Kayla Harrison was enjoying free agency when she first started fielding offers for her next contract, but the process has now grown frustrating as she seeks to get back to action sooner rather than later.
With expectations that a deal will be closed at any moment, the two-time PFL champion admits that the time off has made her start to question just how much time she has left in the sport in order to accomplish the goals she set for herself when transitioning from judo to mixed martial arts.
“Unfortunately for me, timing is everything and I’m worried my window of opportunity to fight these girls is slowly closing,” Harrison said on The MMA Hour. “It’s hard to be patient.”
Harrison is untouched in her fighting career with a perfect 12-0 record including 10 finishes by knockout or submission.
Despite her dominance, the 31-year-old lightweight fighter can’t help but question if perhaps she waited too long to get into MMA and what it’s going to take to be considered the greatest of all time. She needs to look no further than past perceptions about her former Olympic teammate Ronda Rousey to understand the goals she’s yet to achieve.
“I’ll be 100 percent real with you right now — I look at Ronda [Rousey] and I look at what she achieved and I look at who she became and the star power that she had and the platform that she had and it’s hard,” Harrison explained. “I want to change the world. I want to be the best.
“The ego in me wants everyone to know my name and to have no doubts and to say ‘damn Kayla Harrison, the best to ever do it.’ So it’s hard. It’s hard to not be there yet. It keeps me up at night. It haunts me.”
During her three year reign as UFC bantamweight champion, Rousey was not only one of the biggest stars in combat sports but she was also highly revered among her peers.
UFC president Dana White would often tout Rousey as a legitimate threat to any opponent she could face — man or woman — and he even claimed that she would beat undefeated boxing champion Floyd Mayweather in a fight if they ever crossed paths.
“There was a time when people thought she would beat grown men,” Harrison said about Rousey. “That is how dominant she was. That was how everyone is like she’s the greatest of all time. They were talking about her fighting dudes. I know that obviously a lot of that was skewed and a lot of that was crazy talk but I want to be that good that people are having those conversations.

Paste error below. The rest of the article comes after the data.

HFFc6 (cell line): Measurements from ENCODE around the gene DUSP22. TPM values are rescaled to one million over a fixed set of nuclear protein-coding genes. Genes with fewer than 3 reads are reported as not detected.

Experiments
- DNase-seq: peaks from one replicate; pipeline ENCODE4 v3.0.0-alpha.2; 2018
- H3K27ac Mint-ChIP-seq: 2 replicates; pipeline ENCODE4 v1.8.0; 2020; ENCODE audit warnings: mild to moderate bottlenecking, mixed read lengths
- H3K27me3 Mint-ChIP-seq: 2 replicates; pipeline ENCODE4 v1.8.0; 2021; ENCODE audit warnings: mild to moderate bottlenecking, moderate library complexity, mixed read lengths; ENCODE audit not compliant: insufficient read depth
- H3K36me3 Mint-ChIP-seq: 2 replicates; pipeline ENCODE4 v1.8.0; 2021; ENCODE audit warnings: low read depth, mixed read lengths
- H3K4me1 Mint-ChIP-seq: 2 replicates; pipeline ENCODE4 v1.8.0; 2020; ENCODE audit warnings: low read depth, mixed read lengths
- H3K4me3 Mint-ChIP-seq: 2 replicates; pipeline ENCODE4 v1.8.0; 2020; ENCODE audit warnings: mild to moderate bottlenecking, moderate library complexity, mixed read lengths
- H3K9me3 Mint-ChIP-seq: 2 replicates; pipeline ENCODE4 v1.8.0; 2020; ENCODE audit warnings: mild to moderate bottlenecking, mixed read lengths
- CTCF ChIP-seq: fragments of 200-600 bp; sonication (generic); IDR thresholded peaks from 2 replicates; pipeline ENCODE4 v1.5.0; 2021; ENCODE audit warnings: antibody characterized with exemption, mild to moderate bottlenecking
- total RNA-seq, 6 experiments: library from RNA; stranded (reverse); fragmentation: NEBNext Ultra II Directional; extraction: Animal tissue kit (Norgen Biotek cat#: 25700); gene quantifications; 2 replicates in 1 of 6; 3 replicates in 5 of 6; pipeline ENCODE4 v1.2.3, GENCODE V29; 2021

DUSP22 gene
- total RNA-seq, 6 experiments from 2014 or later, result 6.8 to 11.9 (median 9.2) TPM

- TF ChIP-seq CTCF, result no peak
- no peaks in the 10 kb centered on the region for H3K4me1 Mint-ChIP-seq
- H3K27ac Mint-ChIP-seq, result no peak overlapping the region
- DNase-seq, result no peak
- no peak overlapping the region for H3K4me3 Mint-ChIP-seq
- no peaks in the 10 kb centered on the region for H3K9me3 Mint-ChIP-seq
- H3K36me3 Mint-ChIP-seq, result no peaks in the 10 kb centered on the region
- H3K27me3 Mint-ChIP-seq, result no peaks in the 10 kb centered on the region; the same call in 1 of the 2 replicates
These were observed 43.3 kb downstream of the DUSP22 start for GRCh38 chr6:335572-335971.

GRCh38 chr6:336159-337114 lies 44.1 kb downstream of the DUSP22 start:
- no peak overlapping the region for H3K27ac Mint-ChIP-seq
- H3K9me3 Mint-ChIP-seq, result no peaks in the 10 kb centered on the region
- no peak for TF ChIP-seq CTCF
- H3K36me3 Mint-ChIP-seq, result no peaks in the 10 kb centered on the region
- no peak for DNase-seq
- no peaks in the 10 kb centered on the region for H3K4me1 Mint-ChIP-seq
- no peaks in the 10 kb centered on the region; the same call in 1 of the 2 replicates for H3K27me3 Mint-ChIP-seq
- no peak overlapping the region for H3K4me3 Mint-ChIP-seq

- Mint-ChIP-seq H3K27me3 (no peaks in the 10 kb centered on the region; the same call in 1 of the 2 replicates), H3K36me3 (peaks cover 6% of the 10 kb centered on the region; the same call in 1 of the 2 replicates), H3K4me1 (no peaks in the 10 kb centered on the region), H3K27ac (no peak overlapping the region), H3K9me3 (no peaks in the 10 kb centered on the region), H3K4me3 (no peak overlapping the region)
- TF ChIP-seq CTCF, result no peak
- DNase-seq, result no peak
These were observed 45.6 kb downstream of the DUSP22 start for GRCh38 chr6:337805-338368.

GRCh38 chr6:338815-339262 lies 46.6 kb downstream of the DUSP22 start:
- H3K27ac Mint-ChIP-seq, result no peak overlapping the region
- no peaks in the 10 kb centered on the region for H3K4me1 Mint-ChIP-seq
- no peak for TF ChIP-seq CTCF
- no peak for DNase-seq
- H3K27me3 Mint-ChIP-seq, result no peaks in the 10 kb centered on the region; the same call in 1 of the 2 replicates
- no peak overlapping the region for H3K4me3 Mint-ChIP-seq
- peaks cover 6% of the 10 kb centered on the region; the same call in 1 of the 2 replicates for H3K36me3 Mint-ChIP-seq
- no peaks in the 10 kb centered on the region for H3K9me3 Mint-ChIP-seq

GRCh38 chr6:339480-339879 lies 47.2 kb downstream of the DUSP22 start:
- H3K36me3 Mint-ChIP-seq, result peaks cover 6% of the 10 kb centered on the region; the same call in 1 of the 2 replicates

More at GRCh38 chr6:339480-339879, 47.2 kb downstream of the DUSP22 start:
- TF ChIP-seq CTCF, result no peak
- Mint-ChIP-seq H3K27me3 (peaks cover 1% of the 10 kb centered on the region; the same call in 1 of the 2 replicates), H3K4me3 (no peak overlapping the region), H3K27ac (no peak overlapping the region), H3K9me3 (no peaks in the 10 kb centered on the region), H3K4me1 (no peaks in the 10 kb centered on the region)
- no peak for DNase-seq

“I want to be that good that people are like ‘damn, this girl could beat a grown man.’ That’s what I want. I want to be so high above the competition and so far above the pack that people have to start making crazy talk to make it interesting with me.”
Right now, Harrison understands that she hasn’t reached that same level of adoration or achievement in her career, which is what lights a fire under her to do as much as possible while she still can.
“I’m not buying into any of my own hype,” Harrison said. “I’m not reading my own press. I’m not delusional to think that I am so far above the pack.
“I know that there are great fighters out there. I know there are fighters more skilled that me or maybe more athletic than me. Obviously more time in the sport than me. I’m not delusional in thinking that I’m untouchable but I would like to test the theory.”
As of now all signs are pointing towards Harrison returning to PFL where she’s been a dominant force of nature while tearing through every opponent the promotion has put in front of her.
If she officially inks a new deal with PFL, the two-time Olympic champion knows there will be questions about her level of commitment to be considered the best in the world because the competition there likely wouldn’t allow her to take on notable champions from other organizations such as Cris Cyborg in Bellator or even former teammate Amanda Nunes in the UFC.
“I really do just want to be the best,” Harrison said. “I really do have an internal desire to test myself and to push myself to the highest limits I can go. I just want to make sure that I keep doing that and I keep pushing myself to do that. I know that I’m not there yet.
“I don’t call myself the greatest. I don’t say I’m the greatest. I don’t think I’m the greatest but I want to be. I want to fight the greatest. So obviously from October until now is a long layoff and it feels like a long layoff and it feels like it’s been a lifetime. I’m thankful that it’s almost over and I’m ready to get back in the cage and keep getting better and do what I love.”